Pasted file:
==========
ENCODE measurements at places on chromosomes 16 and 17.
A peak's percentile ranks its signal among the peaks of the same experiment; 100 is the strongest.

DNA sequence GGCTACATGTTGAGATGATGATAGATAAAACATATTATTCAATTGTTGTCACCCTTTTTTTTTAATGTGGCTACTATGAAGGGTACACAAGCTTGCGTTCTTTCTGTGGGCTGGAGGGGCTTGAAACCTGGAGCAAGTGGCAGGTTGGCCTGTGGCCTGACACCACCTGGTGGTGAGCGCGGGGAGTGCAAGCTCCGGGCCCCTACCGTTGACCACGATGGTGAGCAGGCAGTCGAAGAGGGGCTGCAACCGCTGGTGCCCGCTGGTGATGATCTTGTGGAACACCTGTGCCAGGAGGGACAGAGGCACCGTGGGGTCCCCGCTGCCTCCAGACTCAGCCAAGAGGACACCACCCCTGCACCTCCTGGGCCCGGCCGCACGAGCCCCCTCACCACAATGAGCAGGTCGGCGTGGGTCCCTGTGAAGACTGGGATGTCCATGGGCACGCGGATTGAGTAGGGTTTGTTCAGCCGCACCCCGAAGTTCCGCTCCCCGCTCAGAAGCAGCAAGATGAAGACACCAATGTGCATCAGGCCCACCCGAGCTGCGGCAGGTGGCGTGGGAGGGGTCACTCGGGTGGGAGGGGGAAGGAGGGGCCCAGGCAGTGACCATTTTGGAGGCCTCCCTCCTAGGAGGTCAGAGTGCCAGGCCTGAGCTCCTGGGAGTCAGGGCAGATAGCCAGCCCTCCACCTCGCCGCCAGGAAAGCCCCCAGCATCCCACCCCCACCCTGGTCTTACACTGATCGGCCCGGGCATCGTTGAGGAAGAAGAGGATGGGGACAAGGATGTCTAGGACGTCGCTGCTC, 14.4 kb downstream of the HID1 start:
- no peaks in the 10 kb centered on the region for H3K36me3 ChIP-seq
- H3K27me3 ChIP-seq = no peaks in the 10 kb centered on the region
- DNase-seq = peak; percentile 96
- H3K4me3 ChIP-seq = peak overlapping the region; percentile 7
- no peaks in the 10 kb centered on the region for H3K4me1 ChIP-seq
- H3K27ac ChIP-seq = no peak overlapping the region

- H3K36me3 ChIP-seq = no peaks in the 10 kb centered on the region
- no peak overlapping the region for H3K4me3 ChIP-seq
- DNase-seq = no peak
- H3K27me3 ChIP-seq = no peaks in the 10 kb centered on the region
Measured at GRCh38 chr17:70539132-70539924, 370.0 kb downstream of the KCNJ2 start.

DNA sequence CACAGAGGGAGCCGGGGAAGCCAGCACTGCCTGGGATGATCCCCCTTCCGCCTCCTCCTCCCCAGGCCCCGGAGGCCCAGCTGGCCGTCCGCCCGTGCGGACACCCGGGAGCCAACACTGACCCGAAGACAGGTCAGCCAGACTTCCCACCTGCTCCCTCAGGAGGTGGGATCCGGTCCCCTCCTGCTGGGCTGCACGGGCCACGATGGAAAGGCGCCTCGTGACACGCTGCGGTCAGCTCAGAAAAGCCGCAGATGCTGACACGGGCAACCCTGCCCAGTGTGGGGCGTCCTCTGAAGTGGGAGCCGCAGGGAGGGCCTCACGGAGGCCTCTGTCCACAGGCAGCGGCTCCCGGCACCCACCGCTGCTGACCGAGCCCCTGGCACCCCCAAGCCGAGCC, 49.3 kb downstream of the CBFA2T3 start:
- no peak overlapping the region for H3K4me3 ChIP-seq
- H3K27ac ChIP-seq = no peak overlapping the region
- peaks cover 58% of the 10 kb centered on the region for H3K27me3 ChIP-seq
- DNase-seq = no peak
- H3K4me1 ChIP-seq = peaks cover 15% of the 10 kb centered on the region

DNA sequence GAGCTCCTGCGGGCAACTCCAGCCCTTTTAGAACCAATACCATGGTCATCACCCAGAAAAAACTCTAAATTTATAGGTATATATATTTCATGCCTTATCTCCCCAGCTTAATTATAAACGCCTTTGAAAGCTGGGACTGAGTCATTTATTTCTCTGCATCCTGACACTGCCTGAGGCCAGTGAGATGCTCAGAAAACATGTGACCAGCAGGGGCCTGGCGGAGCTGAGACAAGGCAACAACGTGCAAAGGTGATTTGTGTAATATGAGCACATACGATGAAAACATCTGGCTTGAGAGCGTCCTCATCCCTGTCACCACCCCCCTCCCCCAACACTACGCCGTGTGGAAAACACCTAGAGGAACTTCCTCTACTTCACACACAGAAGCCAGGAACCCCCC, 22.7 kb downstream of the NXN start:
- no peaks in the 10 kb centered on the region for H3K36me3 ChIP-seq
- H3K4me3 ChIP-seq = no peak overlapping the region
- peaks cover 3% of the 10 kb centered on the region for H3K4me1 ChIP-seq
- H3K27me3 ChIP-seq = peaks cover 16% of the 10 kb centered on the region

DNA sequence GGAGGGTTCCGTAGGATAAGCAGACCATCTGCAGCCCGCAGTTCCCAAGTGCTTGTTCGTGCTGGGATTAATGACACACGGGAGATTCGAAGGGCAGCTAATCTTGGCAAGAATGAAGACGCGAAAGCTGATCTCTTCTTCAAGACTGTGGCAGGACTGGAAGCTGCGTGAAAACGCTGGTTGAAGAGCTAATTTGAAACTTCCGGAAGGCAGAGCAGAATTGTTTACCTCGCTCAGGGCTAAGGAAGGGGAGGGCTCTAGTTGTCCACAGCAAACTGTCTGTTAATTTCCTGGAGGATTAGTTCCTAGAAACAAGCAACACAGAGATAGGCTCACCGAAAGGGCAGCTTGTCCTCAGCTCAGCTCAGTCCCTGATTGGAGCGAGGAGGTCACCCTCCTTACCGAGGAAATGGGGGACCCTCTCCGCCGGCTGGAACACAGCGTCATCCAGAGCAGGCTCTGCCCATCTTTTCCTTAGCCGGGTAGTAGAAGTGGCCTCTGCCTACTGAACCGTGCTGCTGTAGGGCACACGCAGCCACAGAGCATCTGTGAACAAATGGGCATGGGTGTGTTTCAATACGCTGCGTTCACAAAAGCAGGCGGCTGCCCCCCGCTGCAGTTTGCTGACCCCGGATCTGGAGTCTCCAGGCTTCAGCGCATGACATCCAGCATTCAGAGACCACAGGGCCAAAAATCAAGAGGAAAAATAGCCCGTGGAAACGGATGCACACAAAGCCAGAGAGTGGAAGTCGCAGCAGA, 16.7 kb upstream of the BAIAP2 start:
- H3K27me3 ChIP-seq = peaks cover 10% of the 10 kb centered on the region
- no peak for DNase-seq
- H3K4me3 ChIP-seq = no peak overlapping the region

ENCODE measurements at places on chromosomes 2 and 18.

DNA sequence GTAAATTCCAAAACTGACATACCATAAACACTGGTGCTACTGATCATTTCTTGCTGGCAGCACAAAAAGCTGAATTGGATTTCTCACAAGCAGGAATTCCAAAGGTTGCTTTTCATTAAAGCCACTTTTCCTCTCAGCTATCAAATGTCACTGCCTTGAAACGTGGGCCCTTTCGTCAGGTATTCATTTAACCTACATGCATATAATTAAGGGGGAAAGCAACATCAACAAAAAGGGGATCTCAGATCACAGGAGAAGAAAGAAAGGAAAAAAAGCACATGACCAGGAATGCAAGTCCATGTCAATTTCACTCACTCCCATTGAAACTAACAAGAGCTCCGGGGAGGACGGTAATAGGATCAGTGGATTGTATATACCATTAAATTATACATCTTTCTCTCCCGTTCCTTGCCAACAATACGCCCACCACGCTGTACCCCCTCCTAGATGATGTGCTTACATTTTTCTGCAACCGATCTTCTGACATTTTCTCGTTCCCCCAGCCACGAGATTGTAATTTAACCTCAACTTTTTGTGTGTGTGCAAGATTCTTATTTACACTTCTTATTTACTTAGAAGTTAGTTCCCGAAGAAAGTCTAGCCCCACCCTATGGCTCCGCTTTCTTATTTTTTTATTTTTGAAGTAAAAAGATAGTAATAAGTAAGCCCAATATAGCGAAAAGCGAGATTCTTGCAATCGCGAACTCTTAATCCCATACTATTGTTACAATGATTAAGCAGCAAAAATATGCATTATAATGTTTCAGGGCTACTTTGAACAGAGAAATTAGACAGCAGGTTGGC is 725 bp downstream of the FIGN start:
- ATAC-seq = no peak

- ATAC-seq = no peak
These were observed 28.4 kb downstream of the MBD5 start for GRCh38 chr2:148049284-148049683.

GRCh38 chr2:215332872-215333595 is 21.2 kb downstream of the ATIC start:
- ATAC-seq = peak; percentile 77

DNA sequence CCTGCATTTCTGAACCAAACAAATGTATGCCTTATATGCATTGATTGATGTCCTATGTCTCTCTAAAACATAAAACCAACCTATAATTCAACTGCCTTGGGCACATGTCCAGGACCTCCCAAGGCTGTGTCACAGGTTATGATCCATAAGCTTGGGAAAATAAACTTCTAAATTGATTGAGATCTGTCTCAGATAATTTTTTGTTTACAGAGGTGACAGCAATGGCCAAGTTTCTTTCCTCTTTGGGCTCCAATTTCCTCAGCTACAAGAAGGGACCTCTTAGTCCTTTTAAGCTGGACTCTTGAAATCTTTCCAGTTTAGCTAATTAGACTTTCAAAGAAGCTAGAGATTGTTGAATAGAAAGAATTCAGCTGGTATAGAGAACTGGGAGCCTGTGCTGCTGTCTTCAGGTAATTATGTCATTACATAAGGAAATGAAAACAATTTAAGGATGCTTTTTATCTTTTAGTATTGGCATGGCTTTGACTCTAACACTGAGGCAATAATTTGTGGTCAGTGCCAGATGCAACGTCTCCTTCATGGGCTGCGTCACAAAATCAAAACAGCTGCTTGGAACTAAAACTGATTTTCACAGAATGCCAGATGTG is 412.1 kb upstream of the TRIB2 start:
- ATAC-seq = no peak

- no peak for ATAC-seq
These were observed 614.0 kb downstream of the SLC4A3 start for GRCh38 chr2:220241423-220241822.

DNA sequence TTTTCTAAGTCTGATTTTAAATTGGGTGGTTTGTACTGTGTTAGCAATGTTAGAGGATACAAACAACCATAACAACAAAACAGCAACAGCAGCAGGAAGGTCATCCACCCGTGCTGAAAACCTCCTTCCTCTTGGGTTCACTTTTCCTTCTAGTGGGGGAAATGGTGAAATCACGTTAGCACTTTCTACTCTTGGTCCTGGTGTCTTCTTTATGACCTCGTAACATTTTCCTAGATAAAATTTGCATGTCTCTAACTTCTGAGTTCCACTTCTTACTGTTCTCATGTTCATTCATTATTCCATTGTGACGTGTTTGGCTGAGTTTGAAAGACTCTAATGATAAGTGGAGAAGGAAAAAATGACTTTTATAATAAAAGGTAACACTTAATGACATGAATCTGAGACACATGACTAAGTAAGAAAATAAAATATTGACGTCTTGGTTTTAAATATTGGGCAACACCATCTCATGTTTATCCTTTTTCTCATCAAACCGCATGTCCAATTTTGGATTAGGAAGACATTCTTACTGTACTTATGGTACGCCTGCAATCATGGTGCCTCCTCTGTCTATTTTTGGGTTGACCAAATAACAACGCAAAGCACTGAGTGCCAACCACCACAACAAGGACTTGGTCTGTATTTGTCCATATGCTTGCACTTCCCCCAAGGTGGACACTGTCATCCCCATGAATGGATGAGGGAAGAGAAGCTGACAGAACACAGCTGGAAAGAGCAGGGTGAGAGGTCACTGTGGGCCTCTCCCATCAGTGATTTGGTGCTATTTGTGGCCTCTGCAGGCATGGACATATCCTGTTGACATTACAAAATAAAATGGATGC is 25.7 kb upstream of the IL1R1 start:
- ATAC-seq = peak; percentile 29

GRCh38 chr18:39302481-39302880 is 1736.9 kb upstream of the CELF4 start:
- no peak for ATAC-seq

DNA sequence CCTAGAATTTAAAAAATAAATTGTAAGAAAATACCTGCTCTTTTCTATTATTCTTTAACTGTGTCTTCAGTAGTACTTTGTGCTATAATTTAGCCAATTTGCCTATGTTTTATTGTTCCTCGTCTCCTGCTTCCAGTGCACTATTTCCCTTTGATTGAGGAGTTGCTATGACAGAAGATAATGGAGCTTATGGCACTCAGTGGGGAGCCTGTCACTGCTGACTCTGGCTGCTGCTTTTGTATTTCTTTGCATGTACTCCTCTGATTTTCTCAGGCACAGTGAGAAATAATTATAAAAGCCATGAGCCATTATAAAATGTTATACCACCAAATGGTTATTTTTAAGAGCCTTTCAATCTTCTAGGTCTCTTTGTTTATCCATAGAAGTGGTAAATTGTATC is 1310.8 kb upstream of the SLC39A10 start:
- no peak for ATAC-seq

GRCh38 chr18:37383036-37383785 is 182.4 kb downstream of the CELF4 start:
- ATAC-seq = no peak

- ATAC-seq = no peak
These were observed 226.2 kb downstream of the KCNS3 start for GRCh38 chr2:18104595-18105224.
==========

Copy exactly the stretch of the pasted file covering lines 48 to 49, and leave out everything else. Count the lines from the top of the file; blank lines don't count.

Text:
- ATAC-seq = no peak

- ATAC-seq = no peak